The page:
Plans for Electric Barrier at Menasha released
(KAUKAUNA, Wis.) April 30, 2019—The Fox River Navigational System Authority (FRNSA) submitted a proposal to reopen the Menasha lock to the Wisconsin Department of Natural Resources (DNR). The plan calls for constructing an electric barrier and water velocity system at the Menasha lock to prevent the spread of invasive species into the Lake Winnebago watershed. The plan has been developed with fish researchers, input from the U.S. Geological Survey (USGS), and input from an independent fisheries management firm.
The proposal calls for building a 100-foot long concrete channel, 36 feet wide with vertical walls approximately 13 feet high (2’ will be visible above the waterline). Electrodes will be recessed in the concrete to create a pulsed DC electrical field. The plan calls for installing a generatorto use as a back up for the system. The system also uses changes in water velocity when the locks are opened to flush the lock channel thus clearing out any invasive species that may be present in the channel. A portion of the riverbank on each side of the channel will be filled in to support the concrete channel. This type of a barrier is not dangerous to humans and will allow boat traffic to safely proceed through the channel while preventing the migration of fish.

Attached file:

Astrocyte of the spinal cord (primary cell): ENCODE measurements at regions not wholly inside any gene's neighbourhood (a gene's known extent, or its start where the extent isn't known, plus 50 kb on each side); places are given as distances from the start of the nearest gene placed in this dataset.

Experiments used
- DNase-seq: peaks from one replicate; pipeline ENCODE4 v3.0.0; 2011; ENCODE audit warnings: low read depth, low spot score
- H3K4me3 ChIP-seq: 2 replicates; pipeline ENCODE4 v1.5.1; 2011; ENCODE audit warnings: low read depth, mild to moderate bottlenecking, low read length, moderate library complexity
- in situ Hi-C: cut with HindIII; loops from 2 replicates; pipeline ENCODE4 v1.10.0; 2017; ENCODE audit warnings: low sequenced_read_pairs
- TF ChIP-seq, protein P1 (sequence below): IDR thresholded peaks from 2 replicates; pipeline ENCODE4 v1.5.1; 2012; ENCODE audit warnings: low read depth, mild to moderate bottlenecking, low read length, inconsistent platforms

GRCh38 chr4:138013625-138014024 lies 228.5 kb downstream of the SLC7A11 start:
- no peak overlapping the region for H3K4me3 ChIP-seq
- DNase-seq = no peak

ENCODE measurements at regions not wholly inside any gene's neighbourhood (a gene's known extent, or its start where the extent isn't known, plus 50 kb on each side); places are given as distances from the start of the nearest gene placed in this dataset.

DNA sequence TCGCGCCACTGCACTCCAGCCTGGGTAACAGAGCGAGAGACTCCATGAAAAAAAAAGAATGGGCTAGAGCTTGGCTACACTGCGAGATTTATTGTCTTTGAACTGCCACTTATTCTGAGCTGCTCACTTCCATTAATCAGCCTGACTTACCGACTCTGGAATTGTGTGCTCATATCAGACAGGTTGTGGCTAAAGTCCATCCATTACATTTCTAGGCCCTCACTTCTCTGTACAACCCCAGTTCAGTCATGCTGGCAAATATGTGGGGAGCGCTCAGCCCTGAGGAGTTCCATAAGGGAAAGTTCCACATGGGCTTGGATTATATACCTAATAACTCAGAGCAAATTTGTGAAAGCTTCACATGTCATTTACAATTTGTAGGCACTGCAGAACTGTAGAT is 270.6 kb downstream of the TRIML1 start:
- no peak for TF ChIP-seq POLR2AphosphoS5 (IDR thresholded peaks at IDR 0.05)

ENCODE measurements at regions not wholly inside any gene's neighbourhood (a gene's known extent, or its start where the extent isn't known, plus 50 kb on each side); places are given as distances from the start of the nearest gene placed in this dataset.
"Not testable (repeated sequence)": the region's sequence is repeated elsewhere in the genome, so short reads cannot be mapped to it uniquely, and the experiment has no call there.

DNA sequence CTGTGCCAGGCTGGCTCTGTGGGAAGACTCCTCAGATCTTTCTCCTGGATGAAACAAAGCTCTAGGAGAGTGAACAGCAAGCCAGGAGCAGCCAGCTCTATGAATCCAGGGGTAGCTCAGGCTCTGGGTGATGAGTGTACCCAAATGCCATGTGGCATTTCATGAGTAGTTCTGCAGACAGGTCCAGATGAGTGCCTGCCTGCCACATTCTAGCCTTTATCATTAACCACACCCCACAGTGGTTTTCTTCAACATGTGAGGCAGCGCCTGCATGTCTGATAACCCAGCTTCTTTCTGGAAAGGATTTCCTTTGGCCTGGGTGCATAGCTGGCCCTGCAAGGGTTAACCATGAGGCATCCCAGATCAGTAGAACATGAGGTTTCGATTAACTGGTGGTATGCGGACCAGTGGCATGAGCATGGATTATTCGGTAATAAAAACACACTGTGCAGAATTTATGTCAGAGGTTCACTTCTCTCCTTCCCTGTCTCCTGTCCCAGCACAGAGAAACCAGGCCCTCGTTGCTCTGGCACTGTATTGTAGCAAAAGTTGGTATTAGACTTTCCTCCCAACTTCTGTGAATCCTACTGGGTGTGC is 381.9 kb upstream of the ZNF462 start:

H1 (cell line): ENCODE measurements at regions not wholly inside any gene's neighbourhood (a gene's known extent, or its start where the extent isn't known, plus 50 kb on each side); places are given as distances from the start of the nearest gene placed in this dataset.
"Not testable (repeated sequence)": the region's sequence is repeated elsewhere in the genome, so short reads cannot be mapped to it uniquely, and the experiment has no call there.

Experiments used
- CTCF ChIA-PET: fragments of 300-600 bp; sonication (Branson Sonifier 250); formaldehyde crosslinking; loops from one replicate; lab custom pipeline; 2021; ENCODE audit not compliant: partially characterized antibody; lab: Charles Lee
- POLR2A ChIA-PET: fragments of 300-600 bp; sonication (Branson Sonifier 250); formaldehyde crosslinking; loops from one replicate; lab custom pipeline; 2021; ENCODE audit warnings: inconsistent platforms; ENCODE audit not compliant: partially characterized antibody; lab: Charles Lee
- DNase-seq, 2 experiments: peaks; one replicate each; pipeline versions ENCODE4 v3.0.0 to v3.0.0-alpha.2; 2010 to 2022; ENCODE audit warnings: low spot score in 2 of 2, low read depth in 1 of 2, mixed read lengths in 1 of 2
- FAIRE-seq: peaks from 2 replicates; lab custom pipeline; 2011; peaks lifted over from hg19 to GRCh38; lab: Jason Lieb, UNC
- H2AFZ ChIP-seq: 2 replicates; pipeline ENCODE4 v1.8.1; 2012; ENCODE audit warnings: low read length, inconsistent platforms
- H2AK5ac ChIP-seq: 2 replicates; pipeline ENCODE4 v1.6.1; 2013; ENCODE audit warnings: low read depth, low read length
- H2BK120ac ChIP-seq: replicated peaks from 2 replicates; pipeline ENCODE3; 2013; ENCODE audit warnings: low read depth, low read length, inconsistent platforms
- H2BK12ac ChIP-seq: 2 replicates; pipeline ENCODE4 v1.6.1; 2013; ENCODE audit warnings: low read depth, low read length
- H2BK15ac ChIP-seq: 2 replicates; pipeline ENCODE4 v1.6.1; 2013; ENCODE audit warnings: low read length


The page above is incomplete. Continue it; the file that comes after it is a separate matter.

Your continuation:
This plan is the result of months of scientific study specific to the Fox River and the round goby. It uses the most current technology to effectively prevent invasive species from migrating while giving boaters safe, recreational access to the river through the lock system. The Menasha lock has been closed since September of 2015, when the Wisconsin DNR asked FRNSA to close the lock to prevent the spread of the round goby.
FRNSA is working with Smith-Root, one of the nation’s leaders in aquaticecosystem management, researchers from the U.S. Geological Survey (USGS), and engineers from OMNNI Associates to create a plan that contains the round goby but can be expanded to prevent future invasive species. The organization’s goal has always been to find a solution to restore access to the lock system and prevent the migration of aquatic invasive species (AIS) into the Lake Winnebago watershed.
A similar barrier is currently in use at the Chicago Sanitary and Ship Canalto prevent the spread of Asian Carp into the Great Lakes. Since the installation of the first barrier in the canal in 2002, Asian Carp have not advanced their population beyond this series of barriers.
Representatives from the DNR will review the proposal and present any concerns to FRNSA.
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